Ninja Gaiden 3: Razor’s Edge (henceforth Razor’s Edge) was originally an enhanced Wii U port of the original Ninja Gaiden 3, complete with all the DLC and additional enhancements. The Razor’s Edge that came out last week (and the version this review is about) was the port of that game to the PS3 and 360. So I guess it’s a port of an enhanced port of the original game. Confusing, but there we have it.
There are three main categories of gameplay offered for Razor’s Edge: Story mode (single-player), Chapter Challenge (single-player, unlocked later), and Shadows of the World (online multiplayer and co-op, co-op unlocked later). All of these modes share the same gameplay mechanics, so let’s talk about those first.
You'll be seeing close-up shots of finishing off enemies over... and over... and over...
Combat is probably what one would expect from a Ninja Gaiden game. Mobility and blocking are key, and there are long and complicated combos of strong and weak attacks players can string together for some pretty cool effects. There are multiple weapon types that players can switch between (e.g. claw vs. katana) and multiple ninpos (powerful abilities that need to be charged up). Levels consist of different stages where all the enemies need to be vanquished, and then the player will receive a time and health grade, which converts into a “karma” point system. These points can be spent on new techniques, costumes, rank-ups, etc.
Though this all sounds pretty neat on paper, in practice I wasn’t too blown away by the combat. I’d consider myself a fan of third-person action games and I’ve been impressed by the Ninja Gaiden games I’ve played in the past. Razor’s Edge just didn’t grab me like those other games, and a lot of that had to do with the combat. Finishing off an enemy with a strong attack causes the camera to zoom in for a close up of the gory death, which sounds fine; however, since I often found myself finishing off several enemies in a row, I was treated to a repeated zooming in and out of the camera. This got old really fast.
Quick time events are also quite prevalent, especially during boss fights. The quick time events weren’t integrated in an innovative way and felt a little tacked on. Last, though Razor’s Edge allows players to play as four different characters, none of the characters really felt different enough for me to feel very excited about getting to play a new one. They had different animations for sure, and I’m sure there are nuances to their combos which make them different from each other, but as a casual player it didn’t feel like enough to make unlocking them an exciting experience.
Okay, so we got my gripes about the combat out of the way. What about the co-op? The co-op mode for Razor’s Edge is called Ninja Trials, and is unlocked after the second chapter of the Story Mode. It’s two-player online co-op only, and you can quick join a random lobby, create a lobby of your own, search for lobbies, or invite a friend to play. A total of 25 maps are provided (pulled straight from the story mode levels), and each trial consists of a few waves of mobs the players will have to vanquish, then a boss fight at the end. Players can resurrect each other if someone becomes incapacitated. Everyone will start on “acolyte” difficulty, but completing maps will unlock “mentor” and “leader” difficulties for an increased challenge.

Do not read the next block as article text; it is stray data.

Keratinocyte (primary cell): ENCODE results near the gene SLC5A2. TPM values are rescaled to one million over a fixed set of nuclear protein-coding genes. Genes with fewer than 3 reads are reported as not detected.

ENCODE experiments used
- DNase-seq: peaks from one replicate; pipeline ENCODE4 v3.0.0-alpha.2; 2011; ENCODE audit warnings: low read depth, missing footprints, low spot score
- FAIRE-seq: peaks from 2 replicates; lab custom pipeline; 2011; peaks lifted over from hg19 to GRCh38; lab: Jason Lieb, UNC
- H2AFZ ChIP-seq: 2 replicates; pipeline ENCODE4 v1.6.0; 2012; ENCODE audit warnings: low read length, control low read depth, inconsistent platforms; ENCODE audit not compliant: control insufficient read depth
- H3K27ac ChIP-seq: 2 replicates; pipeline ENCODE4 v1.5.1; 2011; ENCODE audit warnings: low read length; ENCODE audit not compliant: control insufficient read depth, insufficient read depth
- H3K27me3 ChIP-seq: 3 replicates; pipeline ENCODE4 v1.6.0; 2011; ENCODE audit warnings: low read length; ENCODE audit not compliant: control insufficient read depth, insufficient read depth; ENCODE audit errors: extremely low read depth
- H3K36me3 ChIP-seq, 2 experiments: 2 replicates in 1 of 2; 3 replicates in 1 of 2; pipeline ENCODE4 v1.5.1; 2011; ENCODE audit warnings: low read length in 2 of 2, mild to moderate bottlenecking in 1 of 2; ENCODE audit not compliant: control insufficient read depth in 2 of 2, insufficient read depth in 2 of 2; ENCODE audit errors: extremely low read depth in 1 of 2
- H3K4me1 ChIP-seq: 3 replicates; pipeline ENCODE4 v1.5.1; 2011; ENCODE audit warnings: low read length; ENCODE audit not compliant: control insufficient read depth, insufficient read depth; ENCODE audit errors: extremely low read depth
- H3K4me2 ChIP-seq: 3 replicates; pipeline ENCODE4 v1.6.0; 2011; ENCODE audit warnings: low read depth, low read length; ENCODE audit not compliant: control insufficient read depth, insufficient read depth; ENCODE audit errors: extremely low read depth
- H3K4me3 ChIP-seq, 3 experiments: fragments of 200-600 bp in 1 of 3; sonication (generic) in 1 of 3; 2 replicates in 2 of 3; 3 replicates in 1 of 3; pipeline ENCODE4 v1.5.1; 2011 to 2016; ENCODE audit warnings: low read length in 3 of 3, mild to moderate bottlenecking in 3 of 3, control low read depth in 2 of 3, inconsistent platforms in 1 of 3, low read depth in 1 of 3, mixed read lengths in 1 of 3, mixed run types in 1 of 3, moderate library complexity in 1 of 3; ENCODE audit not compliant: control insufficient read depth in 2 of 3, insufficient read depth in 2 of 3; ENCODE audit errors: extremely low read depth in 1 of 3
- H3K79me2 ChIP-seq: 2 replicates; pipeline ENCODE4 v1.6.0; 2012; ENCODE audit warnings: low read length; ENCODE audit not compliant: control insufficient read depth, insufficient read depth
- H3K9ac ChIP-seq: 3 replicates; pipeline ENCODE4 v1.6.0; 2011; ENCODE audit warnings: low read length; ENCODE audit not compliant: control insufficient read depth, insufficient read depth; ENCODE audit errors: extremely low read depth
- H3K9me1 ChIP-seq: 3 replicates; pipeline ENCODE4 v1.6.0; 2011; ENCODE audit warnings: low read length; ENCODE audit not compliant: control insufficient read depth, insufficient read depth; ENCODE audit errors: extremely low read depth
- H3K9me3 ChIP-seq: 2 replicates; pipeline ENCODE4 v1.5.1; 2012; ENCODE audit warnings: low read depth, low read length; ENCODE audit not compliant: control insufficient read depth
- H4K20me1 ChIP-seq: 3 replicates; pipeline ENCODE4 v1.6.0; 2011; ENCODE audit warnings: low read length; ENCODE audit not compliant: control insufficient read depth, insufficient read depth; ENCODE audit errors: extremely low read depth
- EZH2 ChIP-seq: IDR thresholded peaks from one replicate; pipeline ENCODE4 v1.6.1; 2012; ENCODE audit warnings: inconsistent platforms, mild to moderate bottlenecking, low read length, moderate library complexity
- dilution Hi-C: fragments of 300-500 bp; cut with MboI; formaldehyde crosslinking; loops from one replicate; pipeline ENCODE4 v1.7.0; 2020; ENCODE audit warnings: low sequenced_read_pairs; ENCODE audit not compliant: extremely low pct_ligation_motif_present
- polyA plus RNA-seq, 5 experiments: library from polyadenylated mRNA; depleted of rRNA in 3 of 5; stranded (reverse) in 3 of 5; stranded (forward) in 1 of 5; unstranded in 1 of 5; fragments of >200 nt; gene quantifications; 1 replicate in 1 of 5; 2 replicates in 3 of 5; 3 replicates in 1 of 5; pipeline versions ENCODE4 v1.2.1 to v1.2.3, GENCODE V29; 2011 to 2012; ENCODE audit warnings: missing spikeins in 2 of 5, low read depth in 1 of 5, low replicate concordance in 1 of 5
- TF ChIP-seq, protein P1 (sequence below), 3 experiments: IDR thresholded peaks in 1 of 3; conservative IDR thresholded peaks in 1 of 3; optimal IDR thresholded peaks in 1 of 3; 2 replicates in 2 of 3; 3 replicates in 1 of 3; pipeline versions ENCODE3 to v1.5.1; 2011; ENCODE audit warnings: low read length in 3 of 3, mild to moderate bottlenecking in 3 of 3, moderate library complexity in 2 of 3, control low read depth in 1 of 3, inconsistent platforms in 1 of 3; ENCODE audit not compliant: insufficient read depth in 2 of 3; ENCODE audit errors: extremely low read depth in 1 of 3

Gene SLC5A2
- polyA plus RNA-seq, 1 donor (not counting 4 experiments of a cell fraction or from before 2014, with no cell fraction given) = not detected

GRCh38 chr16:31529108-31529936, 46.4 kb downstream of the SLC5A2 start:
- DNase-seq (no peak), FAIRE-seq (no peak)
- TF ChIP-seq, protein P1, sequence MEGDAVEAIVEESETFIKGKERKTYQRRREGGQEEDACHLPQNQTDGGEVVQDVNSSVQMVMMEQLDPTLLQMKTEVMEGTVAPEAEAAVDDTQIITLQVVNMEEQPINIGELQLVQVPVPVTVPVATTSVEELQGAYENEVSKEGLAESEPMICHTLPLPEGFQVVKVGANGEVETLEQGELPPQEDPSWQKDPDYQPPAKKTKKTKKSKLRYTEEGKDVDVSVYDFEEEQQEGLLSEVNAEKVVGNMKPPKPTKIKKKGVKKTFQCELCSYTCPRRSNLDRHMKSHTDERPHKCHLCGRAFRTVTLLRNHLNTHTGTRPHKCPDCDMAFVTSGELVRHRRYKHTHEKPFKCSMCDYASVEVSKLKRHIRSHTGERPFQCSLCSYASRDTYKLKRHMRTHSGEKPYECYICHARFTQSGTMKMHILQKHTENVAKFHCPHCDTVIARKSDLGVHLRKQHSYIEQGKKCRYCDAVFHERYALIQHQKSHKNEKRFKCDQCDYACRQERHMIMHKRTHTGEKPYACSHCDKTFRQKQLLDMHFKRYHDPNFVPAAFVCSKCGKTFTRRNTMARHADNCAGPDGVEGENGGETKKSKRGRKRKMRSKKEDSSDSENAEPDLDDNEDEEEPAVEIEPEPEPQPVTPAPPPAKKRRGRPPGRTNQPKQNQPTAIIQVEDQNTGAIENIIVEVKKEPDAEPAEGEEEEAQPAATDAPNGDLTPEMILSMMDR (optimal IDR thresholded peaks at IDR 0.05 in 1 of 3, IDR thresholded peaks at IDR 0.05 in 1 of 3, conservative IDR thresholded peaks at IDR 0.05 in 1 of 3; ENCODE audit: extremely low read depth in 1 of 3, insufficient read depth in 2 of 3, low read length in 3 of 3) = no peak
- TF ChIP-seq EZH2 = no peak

You, too, can dress up Ayane in her weird stripper outfit, complete with butterfly bra!
Everyone will start off in Ninja Trials only being able to play as an “unknown ninja” that you can customize. As you progress through the story mode, however, additional characters will become unlocked (Ayane, Momiji, Kasumi, and Ryu). You’ll only be able to get levels and karma for your unknown ninja while playing Ninja Trials, however. If you play as any of the story characters, they won’t receive levels or karma, but there are costume unlocks for completing a certain amount of maps on the different story characters. If you want to unlock upgrades or levels for these story characters, however, you’ll have to play the single-player Chapter Challenge on the character you want to progress.
I played several maps with random people, but I can’t say I found it to be very riveting. Though a full map only took 5-10 minutes depending on if we had to retry from a checkpoint (you get 5 retries for a map), I could only do one or two before I had to stop. Ninja Trials is all about the combat, and as I pointed out before, I wasn’t really sold on Razor’s Edge’s combat. If you’re a die-hard fan of Ninja Gaiden and you have another friend who is also a die-hard fan that you can play with online, you two could probably spend maybe half an hour at a time enjoying it, but sad to say that it’s very difficult to recommend Razor’s Edge solely on its co-op content. I also find it really weird that players can’t level up their story characters in Ninja Trials and are forced to go to a single-player mode to progress them, then take them back to the Ninja Trials to play.
I really don't know what to say about Kasumi's outfit here...
All in all, Razor’s Edge certainly isn’t a bad game, but I personally found it to be a pretty mediocre one, bordering on disappointing. I just never found myself “wowed,” and I wanted to be. I do have to say, however, I appreciated that I was given the option to play the game in its original Japanese audio complete with subtitles. If you buy the game for the story mode, the co-op mode may be a nice bonus, but it’s certainly not a reason to buy the game. There is simply not enough that the Ninja Trials mode has to offer for all but the most die-hard fans.
The Co-Optimus review of Ninja Gaiden 3: Razor’s Edge is based on the PS3 version of the game. A copy of the game was provided by the publisher for review purposes.